Mozilla today released Firefox 65 for Windows, macOS and Linux and called out new user controls for setting the desired level of anti-ad tracking by the browser.
Developers also patched seven vulnerabilities, three tagged as "Critical," Mozilla's highest threat ranking. "This results in the stream parser object being freed while still in use, leading to a potentially exploitable crash," Mozilla said, referring to a "use-after-free" bug in the browser.
Firefox 65, which can be downloaded from Mozilla's site, updates in the background, so most users need only relaunch the browser to get the latest version. To manually update, pull up the menu under the three horizontal bars at the upper right, then click the help icon (the question mark within a circle). Choose "About Firefox." The resulting page shows that the browser is either up to date or explains the refresh process.
Mozilla updates Firefox every six to eight weeks; the last time it upgraded the browser, to version 64, was Dec. 11.
Anti-ad tracking stays off by default
Mozilla's most ambitious initiative for Firefox last year was the introduction of "Enhanced Tracking Protection," its name for blocking cross-site tracking, the page-embedded trackers that sites or ad networks use to follow users around the web. The October debut of the feature was touted by Mozilla as a more surgical version of the broader content blocking that had broken some websites and caused confusion.
Enhanced Tracking Protection was off by default in Firefox 63, but Mozilla said that it would be switched on as of early 2019, implying that meant with Firefox 65.
"Before we roll this feature out by default, we plan to run a few more experiments and users can expect to hear more from us about it," Nick Nguyen, Mozilla's vice president of product strategy, wrote in a Jan. 29 post to a company blog.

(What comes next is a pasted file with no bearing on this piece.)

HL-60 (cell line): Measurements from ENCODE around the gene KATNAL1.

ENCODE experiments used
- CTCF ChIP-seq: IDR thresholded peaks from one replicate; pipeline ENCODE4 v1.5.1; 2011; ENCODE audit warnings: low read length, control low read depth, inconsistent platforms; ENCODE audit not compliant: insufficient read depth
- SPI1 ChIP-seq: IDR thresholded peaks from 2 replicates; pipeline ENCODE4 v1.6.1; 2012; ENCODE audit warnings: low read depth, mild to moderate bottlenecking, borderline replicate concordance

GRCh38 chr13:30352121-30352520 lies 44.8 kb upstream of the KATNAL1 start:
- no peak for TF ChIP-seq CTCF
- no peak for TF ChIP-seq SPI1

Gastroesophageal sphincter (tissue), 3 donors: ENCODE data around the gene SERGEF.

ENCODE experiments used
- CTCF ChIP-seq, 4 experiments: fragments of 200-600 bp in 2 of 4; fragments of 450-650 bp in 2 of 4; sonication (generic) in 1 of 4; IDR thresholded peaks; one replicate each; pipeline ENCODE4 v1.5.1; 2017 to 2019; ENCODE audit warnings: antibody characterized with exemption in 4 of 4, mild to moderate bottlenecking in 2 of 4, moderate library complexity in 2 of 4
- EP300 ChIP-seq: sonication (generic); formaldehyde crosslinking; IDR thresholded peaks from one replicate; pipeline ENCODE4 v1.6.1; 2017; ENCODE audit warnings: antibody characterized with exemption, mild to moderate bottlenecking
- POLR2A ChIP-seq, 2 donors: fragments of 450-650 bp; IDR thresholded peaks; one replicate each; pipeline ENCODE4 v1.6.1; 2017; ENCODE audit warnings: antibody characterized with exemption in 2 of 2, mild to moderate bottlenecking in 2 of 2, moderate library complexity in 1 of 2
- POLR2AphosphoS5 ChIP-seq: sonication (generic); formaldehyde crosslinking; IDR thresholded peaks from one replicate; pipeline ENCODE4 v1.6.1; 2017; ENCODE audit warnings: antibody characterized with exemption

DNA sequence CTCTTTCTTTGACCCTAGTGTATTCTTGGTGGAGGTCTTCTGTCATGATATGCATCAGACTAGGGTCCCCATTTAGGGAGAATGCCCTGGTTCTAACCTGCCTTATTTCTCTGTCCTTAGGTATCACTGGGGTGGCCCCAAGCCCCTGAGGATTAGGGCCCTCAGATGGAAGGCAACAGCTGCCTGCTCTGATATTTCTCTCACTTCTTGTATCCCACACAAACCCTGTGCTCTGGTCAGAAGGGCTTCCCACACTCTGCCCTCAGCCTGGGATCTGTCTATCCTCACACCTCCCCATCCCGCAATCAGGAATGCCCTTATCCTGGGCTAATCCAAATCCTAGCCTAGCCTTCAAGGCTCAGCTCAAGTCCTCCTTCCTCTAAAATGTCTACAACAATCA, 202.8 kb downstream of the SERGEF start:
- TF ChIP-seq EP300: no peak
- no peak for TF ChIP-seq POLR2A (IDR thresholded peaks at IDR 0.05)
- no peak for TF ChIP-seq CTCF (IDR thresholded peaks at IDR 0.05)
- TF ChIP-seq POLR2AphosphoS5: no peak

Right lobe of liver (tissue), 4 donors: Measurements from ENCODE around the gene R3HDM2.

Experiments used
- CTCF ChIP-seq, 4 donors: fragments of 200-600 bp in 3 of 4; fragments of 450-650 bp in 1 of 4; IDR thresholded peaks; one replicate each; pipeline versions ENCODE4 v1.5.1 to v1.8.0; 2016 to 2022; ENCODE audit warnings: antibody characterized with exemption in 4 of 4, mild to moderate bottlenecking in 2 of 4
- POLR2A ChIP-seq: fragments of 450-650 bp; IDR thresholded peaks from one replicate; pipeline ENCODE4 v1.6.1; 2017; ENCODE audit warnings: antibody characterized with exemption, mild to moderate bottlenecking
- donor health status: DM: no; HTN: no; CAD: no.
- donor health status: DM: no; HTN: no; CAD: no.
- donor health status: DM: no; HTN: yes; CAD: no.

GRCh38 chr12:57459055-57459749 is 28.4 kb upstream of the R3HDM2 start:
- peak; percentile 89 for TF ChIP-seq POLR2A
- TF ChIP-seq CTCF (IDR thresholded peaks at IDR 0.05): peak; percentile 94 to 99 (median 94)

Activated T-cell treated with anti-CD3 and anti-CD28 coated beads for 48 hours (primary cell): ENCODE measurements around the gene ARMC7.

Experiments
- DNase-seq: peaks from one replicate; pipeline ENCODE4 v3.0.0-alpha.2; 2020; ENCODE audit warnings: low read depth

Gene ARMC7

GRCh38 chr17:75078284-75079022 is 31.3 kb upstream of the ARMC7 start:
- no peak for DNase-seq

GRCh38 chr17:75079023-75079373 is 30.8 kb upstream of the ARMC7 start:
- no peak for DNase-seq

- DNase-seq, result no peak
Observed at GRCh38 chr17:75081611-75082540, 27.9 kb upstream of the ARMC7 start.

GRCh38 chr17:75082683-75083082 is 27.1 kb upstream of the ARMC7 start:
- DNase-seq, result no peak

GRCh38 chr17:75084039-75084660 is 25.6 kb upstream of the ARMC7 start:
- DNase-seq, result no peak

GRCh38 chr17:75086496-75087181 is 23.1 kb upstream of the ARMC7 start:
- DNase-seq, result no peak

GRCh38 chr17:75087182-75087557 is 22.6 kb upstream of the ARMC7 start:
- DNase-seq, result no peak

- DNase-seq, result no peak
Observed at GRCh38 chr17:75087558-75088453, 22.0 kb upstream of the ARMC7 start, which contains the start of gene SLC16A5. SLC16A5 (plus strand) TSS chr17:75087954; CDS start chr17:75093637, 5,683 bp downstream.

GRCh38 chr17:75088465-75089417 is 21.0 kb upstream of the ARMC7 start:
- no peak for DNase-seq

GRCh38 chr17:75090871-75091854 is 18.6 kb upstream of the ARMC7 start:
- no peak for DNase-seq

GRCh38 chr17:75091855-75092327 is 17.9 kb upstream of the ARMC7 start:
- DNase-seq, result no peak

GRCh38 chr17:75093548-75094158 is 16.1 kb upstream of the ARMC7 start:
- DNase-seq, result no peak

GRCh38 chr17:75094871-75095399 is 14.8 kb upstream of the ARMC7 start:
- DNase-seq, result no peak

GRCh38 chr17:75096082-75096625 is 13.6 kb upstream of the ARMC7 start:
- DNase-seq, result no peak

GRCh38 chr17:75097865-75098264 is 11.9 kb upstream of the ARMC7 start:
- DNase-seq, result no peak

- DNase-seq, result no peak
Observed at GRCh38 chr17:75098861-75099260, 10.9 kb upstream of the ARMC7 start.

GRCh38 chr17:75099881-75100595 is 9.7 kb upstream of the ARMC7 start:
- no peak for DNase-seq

Instead, Firefox 65 sports a revamped settings section dubbed "Content Blocking." Nguyen said the redesigned settings were prompted by additional testing.
The section is more visible and included more information about the impact of switching tracking protection on. To do that, users have to select Options (Windows) or Preferences (macOS) from the menu under the three horizontal bars at the upper right, click "Privacy & Security" in the sidebar at the left, and then under the section labeled "Content Blocking," select the radio button marked "Strict."
A "Custom" radio button is also available for users who want to, say, block ad trackers but not cookies, or vice versa.
More information about Content Blocking can be found on the support website dedicated to Firefox.
Redesigned Task Manager
Firefox 65's other prominent addition is to the Task Manager page, displayed after entering about:performance in the address bar. The manager reports on memory and energy (read, battery) usage for each tab and add-on, then offers a quick way for users to close a gluttonous tab or disable a misbehaving extension.
The Windows version of Firefox 64 also now supports AV1 video compression, a royalty-free standard backed by a group - Alliance for Open Media (AOMedia) - whose members include Mozilla, Amazon, Apple, Facebook, Google, Intel, Microsoft, Netflix and others. David Bryant, a Mozilla Fellow who leads the organization's Emerging Technologies team, spelled out AC1 and Firefox's support in a separate post on Medium.com.
"We think someone's ability to participate in online video shouldn't be dependent on the size of their checkbook," Bryant said.
The next upgrade, Firefox 66, should reach users on March 19, according to the browser's release calendar.